Kinematics of disk galaxies with known masses of their supermassive black holes. Observations

Astronomy Reports (Impact Factor: 0.76). 01/2010; 54(7):578-589. DOI: 10.1134/S1063772910070024

ABSTRACT This is the first paper in a project aimed at analyzing relations between the masses of supermassive black holes or nuclear
clusters in galaxies and the kinematic features of the host galaxies. We present long-slit spectroscopic observations of galaxies
obtained on the 6-m telescope of the Special Astrophysical Observatory using the SCORPIO focal reducer. Radial profiles of
the line-of-sight velocities and velocity dispersions of the stellar populations were obtained for seven galaxies with known
masses of their supermassive black holes (Mkn 79, Mkn 279, NGC 2787, NGC 3245, NGC 3516, NGC 7457, and NGC 7469), and also
for one galaxy with a nuclear cluster (NGC 428). Velocity profiles of the emitting gas were obtained for some of these galaxies
as well. We present preliminary galactic rotation curves derived from these data.

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    ABSTRACT: The statistical relation between the masses of supermassive black holes (SMBHs) in disk galaxies and the kinematic properties of their host galaxies is analyzed. Velocity estimates for several galaxies obtained earlier at the 6-m telescope of the Special Astrophysical Observatory of the Russian Academy of Sciences and the data for other galaxies taken from the literature are used. The SMBH masses correlate well with the rotational velocities at a distance of R ≈ 1 kpc, V 1, which characterize the mean density of the central region of the galaxy. The SMBH masses correlate appreciably weaker with the asymptotic velocity at large distances from the center and the angular velocity at the optical radius R 25. We have found for the first time a correlation between the SMBH mass and the total mass of the galaxy within the optical radius R 25, M 25, which includes both baryonic and “dark” mass. The masses of the nuclear star clusters in disk galaxies (based on the catalog of Seth et al.) are also related to the dynamical mass M 25; the correlations with the luminosity and rotational velocity of the disk are appreciably weaker. For a given value of M 25, the masses of the central cluster are, on average, an order of magnitude higher in S0-Sbc galaxies than in late-type galaxies, or than the SMBH masses. We suggest that the growth of the SMBH occurs in the forming “classical” bulge of the galaxy over a time < 109 yr, during a monolithic collapse of gas in the central region of the protogalaxy. The central star clusters form on a different time scale, and their stellar masses continue to grow for a long time after the growth of the central black hole has ceased, if this process is not hindered by activity of the nucleus.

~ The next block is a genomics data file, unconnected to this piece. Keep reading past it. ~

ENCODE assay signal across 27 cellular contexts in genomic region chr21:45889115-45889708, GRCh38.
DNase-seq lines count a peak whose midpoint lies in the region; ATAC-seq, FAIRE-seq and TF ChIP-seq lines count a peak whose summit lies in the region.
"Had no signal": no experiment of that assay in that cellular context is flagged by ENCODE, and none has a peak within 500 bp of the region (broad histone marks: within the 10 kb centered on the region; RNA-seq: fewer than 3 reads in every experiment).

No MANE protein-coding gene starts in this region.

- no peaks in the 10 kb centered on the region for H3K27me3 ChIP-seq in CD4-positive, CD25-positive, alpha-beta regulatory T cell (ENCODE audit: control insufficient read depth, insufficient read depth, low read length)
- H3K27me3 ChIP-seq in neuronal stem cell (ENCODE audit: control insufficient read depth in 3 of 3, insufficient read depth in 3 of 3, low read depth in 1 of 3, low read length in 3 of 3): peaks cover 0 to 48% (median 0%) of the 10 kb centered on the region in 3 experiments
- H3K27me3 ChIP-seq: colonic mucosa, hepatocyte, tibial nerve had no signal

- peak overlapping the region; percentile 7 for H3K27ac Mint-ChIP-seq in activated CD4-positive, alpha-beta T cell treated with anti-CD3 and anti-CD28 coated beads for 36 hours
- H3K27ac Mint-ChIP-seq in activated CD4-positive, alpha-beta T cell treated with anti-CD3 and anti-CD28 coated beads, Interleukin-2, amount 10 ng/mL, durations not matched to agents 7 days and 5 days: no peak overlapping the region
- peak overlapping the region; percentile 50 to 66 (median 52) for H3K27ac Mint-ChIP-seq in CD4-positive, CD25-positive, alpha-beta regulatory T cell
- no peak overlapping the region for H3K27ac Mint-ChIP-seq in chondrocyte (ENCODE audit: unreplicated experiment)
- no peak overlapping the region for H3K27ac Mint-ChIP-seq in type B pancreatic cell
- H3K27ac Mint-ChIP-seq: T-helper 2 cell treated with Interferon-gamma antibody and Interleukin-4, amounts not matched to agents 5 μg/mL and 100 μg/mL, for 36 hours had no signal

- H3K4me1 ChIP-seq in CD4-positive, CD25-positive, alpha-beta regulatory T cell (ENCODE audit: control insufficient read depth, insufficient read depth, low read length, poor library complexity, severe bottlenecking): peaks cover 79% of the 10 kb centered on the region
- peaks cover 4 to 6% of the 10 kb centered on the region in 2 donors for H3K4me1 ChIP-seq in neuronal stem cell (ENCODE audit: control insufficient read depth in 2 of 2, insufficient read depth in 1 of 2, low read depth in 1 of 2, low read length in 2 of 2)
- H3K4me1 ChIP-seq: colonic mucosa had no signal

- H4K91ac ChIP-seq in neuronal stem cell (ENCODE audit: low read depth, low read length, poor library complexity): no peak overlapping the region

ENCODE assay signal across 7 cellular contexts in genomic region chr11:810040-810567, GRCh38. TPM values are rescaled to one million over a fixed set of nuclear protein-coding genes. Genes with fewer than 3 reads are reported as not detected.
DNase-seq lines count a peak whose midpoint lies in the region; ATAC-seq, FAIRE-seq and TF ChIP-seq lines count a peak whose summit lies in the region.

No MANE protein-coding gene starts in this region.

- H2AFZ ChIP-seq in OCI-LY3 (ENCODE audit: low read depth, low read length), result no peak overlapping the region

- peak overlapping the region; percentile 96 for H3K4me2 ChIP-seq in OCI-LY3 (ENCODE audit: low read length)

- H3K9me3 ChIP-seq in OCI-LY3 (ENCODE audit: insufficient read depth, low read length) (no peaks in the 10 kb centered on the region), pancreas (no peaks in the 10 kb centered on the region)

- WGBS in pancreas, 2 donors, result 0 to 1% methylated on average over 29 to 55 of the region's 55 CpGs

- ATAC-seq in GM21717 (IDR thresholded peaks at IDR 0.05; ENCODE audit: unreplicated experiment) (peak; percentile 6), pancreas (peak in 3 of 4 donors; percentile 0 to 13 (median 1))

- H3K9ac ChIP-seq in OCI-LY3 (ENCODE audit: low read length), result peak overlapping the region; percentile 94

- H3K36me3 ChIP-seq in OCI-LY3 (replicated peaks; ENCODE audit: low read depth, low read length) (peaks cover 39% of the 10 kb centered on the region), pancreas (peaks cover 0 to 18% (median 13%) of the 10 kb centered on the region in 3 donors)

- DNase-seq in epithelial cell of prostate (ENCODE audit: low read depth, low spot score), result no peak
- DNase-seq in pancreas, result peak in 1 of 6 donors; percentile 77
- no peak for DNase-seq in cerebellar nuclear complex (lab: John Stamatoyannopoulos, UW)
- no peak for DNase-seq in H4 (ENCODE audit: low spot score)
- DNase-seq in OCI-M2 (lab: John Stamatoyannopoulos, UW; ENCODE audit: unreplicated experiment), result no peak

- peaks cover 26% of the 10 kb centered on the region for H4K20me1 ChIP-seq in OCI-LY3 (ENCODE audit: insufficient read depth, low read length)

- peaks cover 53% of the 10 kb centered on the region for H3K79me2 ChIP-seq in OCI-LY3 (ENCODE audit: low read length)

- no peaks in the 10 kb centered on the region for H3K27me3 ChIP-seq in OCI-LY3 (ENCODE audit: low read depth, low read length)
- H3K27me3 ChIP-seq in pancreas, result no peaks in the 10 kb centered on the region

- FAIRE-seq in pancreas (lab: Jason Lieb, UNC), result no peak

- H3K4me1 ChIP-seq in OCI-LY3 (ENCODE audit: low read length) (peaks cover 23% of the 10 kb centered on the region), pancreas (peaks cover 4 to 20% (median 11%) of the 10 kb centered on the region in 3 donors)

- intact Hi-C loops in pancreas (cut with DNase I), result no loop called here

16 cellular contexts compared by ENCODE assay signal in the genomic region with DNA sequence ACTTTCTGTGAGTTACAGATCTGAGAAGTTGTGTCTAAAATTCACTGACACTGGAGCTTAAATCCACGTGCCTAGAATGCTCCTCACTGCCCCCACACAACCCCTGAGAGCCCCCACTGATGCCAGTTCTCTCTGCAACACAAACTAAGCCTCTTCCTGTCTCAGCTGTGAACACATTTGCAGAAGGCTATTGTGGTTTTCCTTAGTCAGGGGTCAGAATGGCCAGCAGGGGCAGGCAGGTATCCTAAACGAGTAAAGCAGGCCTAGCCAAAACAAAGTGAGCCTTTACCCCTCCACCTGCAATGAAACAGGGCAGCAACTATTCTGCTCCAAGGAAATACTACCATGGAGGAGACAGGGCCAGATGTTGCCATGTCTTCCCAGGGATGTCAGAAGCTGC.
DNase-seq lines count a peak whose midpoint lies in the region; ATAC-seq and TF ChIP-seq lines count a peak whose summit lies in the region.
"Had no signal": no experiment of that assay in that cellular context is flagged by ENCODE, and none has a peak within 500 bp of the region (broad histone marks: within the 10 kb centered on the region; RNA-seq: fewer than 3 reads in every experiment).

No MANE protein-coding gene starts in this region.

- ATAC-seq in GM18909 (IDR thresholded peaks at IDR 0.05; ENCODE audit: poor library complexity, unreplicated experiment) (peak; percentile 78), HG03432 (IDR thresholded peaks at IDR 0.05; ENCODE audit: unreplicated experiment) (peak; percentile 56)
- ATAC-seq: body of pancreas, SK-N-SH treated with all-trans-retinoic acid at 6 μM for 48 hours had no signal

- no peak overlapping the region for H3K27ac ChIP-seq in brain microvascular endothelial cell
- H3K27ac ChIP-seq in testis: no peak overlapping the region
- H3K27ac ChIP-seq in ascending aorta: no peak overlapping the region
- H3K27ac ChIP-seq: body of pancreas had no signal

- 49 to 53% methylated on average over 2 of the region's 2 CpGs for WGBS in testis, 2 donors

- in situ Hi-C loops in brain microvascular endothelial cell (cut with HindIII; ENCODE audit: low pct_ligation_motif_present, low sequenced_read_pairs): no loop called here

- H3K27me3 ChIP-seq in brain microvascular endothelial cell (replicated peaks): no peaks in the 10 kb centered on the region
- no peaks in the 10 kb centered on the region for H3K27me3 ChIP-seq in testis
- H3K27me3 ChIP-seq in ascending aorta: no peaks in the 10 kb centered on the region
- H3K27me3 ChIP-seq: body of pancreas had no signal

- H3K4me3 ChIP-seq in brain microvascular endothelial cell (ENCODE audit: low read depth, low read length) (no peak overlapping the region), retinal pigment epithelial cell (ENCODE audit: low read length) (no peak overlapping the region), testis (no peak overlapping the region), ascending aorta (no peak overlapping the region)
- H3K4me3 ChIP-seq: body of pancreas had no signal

Astronomy Reports 01/2011; 55(7):595-607. · 0.76 Impact Factor
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    ABSTRACT: The present situation in the study of black holes is described. Currently, scientists have little doubt about their existence, and the launch of the Russian Radioastron radio interferometer gives hope for finding conclusive evidence of this in the near future.
    Herald of the Russian Academy of Sciences 03/2013; 83(2). · 0.21 Impact Factor